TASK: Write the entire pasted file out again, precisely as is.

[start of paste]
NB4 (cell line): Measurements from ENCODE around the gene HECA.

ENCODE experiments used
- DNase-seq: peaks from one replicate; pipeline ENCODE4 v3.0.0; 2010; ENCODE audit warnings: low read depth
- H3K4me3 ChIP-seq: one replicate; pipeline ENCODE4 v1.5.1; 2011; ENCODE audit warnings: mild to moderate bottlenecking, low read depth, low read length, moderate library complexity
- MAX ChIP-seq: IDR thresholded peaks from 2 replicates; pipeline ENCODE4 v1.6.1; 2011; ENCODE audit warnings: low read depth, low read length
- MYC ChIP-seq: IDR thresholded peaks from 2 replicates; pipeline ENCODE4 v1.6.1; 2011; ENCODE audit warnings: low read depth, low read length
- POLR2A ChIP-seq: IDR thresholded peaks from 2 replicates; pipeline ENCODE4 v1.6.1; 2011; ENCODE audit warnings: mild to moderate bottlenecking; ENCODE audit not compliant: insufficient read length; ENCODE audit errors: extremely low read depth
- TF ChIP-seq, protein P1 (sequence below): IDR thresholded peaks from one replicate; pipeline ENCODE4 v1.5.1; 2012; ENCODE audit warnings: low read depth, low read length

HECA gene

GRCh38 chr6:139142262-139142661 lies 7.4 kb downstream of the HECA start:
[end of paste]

NB4 (cell line): Measurements from ENCODE around the gene HECA.

ENCODE experiments used
- DNase-seq: peaks from one replicate; pipeline ENCODE4 v3.0.0; 2010; ENCODE audit warnings: low read depth
- H3K4me3 ChIP-seq: one replicate; pipeline ENCODE4 v1.5.1; 2011; ENCODE audit warnings: mild to moderate bottlenecking, low read depth, low read length, moderate library complexity
- MAX ChIP-seq: IDR thresholded peaks from 2 replicates; pipeline ENCODE4 v1.6.1; 2011; ENCODE audit warnings: low read depth, low read length
- MYC ChIP-seq: IDR thresholded peaks from 2 replicates; pipeline ENCODE4 v1.6.1; 2011; ENCODE audit warnings: low read depth, low read length
- POLR2A ChIP-seq: IDR thresholded peaks from 2 replicates; pipeline ENCODE4 v1.6.1; 2011; ENCODE audit warnings: mild to moderate bottlenecking; ENCODE audit not compliant: insufficient read length; ENCODE audit errors: extremely low read depth
- TF ChIP-seq, protein P1 (sequence below): IDR thresholded peaks from one replicate; pipeline ENCODE4 v1.5.1; 2012; ENCODE audit warnings: low read depth, low read length

HECA gene

GRCh38 chr6:139142262-139142661 lies 7.4 kb downstream of the HECA start: